Ford says that a clip fastening the shift cable to the transmission unit may not be properly seated in some of the trucks covered by the recall. If this clip becomes loose or breaks, drivers may no longer be able to tell which gear they are in by looking at the shifter. Ford is concerned that drivers could exit vehicles that are still in gear after believing that they have shifted into park. The car maker says that the problem has caused at least one accident and injury. Dealers will inspect and replace the clip if necessary at no charge to Ford owners.

Survey suggests a sharp increase in cell phone use while driving

According to a new survey, the number of drivers who report frequent cell phone use while driving has risen sharply in the last few years. Ironically, these same drivers recognized distracted driving as a significant roadway hazard. This alarming trend could affect traffic safety in Oklahoma.

Authored by the AAA Foundation for Traffic Safety, the survey identified driving behavior and beliefs among 2,613 drivers. The study only interviewed drivers at least 16 years of age who had driven a car within the last 30 days. According to the survey, the number of drivers who reported using a cell phone frequently while driving increased 46 percent since the issue was studied in 2013. The drivers surveyed reported that nearly half of them had talked on the phone or read a text message while driving. Over one-third reported writing a text message or e-mail while behind the wheel.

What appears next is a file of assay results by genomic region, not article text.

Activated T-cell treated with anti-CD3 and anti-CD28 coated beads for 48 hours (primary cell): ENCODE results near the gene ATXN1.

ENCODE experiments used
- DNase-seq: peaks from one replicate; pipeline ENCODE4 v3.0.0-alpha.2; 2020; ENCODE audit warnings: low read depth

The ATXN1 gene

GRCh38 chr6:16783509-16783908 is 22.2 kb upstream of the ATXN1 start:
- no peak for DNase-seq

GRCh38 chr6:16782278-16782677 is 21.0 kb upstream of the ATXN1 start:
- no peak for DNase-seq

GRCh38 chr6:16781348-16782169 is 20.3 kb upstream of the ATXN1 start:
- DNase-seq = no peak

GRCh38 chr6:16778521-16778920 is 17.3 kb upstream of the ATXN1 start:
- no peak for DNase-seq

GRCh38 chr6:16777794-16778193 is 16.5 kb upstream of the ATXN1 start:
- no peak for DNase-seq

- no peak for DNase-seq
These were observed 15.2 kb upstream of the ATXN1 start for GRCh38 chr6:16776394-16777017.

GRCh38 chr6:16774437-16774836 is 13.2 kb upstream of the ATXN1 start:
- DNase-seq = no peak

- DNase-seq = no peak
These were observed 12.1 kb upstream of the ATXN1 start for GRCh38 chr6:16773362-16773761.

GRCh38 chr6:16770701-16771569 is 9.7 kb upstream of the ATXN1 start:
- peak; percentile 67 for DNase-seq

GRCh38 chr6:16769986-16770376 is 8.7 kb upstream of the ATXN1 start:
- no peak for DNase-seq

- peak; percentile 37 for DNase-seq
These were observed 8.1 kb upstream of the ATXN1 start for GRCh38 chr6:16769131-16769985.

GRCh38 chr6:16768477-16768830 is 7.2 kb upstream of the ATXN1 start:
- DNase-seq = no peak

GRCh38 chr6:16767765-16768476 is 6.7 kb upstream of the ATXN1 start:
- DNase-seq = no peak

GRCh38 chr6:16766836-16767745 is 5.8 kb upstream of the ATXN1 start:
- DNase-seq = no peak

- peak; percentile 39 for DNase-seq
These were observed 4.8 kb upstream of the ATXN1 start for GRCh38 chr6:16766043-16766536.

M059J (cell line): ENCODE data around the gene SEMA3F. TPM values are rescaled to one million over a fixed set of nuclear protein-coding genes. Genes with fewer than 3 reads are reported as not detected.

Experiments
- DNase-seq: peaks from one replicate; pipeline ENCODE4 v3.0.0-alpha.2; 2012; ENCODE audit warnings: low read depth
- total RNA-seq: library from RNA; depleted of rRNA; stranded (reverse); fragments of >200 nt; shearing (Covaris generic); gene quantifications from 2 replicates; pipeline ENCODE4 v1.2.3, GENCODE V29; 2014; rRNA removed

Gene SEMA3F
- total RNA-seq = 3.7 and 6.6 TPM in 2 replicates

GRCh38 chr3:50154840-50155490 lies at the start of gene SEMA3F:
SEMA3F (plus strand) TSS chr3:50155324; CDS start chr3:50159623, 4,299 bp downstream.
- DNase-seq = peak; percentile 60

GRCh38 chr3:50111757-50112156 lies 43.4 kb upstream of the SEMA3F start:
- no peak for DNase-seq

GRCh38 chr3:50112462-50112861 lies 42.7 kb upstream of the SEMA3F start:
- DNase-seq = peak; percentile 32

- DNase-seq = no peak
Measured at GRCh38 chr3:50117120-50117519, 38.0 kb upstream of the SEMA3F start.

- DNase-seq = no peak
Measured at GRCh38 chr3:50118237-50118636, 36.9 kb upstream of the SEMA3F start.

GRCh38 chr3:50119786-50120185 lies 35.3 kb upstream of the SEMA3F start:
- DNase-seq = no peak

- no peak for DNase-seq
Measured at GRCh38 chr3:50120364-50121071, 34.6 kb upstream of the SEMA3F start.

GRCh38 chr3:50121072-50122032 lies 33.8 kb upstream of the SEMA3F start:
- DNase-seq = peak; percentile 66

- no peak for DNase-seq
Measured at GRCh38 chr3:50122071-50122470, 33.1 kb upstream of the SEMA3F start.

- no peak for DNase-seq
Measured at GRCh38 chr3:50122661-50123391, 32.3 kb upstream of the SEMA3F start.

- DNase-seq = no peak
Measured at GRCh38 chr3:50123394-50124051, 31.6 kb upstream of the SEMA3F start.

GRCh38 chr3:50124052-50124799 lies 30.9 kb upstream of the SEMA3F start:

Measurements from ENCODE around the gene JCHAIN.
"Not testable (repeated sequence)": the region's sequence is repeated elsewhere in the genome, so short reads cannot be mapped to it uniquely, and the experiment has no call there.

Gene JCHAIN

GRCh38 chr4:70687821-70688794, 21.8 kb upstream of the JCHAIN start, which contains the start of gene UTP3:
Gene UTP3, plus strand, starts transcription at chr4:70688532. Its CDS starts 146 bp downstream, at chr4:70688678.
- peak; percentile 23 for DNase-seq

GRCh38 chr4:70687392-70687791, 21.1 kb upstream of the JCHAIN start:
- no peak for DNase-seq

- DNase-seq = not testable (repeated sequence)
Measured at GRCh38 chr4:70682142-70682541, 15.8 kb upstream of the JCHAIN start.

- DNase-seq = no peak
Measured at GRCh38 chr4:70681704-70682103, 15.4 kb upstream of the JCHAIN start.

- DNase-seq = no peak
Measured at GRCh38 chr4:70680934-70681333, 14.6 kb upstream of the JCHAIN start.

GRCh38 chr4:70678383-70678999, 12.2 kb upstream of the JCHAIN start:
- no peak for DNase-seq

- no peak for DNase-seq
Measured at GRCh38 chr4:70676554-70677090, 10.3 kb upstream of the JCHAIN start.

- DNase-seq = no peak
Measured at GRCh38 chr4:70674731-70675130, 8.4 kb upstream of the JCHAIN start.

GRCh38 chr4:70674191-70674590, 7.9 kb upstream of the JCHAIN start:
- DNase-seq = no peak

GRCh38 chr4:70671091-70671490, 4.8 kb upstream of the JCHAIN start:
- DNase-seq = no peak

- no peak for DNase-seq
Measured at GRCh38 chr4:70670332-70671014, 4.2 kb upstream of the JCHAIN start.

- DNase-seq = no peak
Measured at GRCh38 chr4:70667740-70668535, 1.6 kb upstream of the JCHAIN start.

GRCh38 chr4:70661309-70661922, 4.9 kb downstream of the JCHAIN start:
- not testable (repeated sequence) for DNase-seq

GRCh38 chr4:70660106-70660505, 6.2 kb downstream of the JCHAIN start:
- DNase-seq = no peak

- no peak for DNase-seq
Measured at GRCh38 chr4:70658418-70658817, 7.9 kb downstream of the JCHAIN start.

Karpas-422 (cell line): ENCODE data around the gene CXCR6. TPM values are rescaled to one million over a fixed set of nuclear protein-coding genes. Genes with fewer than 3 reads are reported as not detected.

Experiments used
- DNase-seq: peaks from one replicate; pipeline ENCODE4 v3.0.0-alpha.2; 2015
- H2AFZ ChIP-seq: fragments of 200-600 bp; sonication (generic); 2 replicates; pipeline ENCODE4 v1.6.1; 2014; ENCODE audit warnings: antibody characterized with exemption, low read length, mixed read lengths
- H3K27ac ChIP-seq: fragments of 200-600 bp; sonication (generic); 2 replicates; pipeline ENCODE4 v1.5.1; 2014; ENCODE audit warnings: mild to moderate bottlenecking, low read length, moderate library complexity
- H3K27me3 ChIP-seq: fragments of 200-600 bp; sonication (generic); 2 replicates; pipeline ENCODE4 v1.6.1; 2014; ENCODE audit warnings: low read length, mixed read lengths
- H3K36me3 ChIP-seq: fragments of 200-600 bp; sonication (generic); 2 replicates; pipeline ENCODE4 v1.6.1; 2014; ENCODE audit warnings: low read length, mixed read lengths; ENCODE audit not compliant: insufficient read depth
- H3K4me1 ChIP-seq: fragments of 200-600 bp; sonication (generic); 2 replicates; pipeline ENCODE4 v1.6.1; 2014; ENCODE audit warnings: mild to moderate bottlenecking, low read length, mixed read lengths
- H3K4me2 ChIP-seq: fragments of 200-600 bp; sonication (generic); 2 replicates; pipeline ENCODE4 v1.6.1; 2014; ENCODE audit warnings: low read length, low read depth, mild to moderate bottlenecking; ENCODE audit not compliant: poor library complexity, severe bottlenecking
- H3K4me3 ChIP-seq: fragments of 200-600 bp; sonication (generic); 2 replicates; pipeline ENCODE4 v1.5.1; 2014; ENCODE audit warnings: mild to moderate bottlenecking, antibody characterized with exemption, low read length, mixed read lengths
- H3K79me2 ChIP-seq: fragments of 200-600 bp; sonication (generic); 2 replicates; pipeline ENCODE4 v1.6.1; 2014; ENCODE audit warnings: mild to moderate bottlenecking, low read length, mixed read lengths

Many mistakes can lead to a truck accident

You may have less stress when your vehicle is the one of only a few on the road -- like quite late at night -- but you know that this doesn't happen often.

Instead, you need to get used to sharing the road with all types of vehicles, including commercial trucks.

FMCSA's soft enforcement of ELD mandate

Since December 2017, the Federal Motor Carrier Safety Administration has required commercial truck drivers to record their duty status through electronic logging devices. According to the Commercial Vehicle Safety Alliance, FMCSA is allowing for a period of "soft enforcement" of the mandate until April 1. This is important for those truckers in Oklahoma who might still be operating with paper logs.

FMCSA has stated that it will not issue out-of-service orders before April 1. Furthermore, the administration will not lower drivers' Compliance, Safety, Accountability scores because of ELD violations until the period is up. Livestock and agricultural haulers have until June 18 to comply. FMCSA inspectors continue to note violations, but out of all inspected drivers, only 4 percent have been cited for non-compliance so far.